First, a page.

The United Nations Environment Programme (UNEP) issued a report called “Recycling from E-waste to Resource” in a meeting in Bali, indonesia on the Basel Convention urging developing economies to prevent dumping of e-waste from develop countries that threaten human health and the environment.
The dillemma of globally increasing e-waste makes developing economies vulnerable to dumping as the cost of treatment of these products before disposal to the environment is high. But “unless action is stepped up to properly collect and recycle materials, many developing countries face the specter of hazardous e-waste mountains with serious consequences for the environment and public health” UNEP warned.
UNEP Executive Director Achim Steiner told a press briefing that while the growth of e-waste makes the situation appears bleak, eliminating dumping of e-waste in poorer countries and helping them obtain recycling capabilities is not hapless.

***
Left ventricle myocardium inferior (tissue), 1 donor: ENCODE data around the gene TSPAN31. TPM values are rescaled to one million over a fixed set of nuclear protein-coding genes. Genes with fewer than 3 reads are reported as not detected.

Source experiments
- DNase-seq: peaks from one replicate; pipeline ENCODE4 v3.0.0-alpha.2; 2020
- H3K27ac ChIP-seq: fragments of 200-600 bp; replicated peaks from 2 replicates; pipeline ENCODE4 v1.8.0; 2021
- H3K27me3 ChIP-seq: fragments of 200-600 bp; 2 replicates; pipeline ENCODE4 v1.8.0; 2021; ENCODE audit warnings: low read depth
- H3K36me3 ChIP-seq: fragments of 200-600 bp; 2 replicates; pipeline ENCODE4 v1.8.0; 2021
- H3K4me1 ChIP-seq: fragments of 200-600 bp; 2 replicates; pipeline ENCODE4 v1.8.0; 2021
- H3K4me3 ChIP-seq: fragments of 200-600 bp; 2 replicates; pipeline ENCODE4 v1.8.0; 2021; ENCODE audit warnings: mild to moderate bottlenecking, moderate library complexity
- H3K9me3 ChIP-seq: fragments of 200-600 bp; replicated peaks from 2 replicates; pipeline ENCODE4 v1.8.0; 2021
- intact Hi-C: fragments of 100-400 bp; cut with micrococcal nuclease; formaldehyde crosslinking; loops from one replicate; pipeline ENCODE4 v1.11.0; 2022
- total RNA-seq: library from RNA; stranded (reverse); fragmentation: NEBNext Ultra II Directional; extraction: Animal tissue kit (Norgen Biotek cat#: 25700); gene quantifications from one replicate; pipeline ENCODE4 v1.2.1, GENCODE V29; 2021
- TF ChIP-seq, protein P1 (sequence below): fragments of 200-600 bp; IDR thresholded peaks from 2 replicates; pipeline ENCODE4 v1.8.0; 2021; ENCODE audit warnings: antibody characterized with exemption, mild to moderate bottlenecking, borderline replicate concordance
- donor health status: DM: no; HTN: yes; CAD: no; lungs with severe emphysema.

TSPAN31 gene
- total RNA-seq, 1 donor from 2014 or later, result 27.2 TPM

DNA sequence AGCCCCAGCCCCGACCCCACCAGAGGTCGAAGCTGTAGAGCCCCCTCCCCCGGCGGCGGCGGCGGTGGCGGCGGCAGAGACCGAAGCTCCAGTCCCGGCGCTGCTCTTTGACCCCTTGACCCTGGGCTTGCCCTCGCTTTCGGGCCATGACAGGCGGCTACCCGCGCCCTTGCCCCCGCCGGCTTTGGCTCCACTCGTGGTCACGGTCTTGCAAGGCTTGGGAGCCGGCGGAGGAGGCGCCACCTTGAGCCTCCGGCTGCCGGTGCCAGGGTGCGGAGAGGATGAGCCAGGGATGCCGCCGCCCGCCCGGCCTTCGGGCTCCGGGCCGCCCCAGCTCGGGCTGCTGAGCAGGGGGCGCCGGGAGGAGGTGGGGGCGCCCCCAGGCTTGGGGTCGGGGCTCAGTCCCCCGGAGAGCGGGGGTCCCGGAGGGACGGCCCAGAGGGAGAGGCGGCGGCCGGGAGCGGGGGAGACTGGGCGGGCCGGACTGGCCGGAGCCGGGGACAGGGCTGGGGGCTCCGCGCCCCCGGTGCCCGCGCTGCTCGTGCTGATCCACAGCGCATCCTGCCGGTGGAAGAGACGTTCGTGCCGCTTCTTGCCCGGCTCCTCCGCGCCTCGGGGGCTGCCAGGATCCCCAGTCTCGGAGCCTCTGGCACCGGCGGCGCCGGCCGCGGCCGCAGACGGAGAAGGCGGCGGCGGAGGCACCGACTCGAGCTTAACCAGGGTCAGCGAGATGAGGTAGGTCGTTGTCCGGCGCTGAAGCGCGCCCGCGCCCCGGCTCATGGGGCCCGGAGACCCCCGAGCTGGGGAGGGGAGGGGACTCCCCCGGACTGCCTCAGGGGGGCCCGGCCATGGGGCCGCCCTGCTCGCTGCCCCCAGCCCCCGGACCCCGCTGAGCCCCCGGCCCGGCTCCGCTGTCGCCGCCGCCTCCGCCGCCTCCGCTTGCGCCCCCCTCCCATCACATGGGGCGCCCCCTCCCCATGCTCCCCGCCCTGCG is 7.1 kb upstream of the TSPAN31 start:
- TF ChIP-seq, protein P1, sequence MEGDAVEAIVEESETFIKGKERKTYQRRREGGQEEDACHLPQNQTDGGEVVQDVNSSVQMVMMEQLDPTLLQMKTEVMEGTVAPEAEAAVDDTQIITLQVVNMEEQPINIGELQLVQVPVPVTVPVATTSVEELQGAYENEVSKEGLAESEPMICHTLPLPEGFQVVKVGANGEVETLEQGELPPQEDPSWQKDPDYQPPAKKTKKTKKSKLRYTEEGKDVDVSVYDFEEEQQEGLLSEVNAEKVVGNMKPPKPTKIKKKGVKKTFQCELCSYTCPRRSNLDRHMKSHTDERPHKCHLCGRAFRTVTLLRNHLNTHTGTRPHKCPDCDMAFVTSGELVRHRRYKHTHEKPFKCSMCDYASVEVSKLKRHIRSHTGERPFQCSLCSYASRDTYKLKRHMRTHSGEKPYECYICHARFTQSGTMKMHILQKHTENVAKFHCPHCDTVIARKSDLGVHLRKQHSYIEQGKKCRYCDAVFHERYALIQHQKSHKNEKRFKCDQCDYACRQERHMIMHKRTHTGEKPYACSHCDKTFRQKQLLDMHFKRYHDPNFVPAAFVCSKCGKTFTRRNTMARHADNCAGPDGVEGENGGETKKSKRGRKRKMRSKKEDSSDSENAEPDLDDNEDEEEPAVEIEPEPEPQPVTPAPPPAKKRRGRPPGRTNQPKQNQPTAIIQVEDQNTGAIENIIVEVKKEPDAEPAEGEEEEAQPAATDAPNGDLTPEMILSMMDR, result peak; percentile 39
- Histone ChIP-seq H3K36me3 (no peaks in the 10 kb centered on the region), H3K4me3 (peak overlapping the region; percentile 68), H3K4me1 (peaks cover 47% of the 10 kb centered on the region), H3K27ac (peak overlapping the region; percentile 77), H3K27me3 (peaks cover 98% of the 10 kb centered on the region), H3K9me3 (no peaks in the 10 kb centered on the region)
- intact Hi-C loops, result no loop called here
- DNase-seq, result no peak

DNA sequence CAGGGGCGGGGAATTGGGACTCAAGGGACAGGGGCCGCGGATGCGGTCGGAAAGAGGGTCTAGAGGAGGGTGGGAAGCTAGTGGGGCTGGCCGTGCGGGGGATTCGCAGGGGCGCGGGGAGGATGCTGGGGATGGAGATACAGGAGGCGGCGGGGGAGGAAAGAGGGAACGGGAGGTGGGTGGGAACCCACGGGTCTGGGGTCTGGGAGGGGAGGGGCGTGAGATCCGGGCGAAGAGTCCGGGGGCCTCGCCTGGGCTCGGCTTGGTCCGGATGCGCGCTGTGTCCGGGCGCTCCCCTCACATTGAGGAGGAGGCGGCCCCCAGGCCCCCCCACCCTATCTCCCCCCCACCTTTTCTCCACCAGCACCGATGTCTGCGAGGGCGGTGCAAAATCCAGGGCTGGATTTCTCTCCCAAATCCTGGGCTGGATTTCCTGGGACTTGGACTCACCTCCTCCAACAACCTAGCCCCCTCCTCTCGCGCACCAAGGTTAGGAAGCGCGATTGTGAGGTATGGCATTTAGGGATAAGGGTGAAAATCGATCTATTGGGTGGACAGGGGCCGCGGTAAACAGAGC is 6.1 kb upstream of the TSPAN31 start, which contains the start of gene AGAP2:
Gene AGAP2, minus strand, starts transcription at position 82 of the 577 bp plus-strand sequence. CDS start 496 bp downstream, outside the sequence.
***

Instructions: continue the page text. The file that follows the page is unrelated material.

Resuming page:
“In addition to curbing health problems, boosting developing countries e-waste recycling rates can have the potential to generate decent employment, cut greenhouse gas emissions and recover a wide range of valuable metals including silver, gold, palladium, copper and indium, by acting now and planning forward many countries can turn an e-challenge into an e-opportunity”, Steiner said in a press briefing in Bali, Indonesia.
The report indicated e-waste from desk and laptop computers, printers, mobile phones, pagers, digital photo and music devices, refrigerators, toys and televisions is growing by 40 million metric tons per year.
“Globally, more than 1 billion mobile phones were sold in 2007, up from 896 million in 2006. In the US, more than 150 million mobiles and pagers in 2008, up from 90 million five years before. Countries like Senegal and Uganda can expect e-waste flows from personal computers alone to increase from four to eight fold by 2020”, said the report.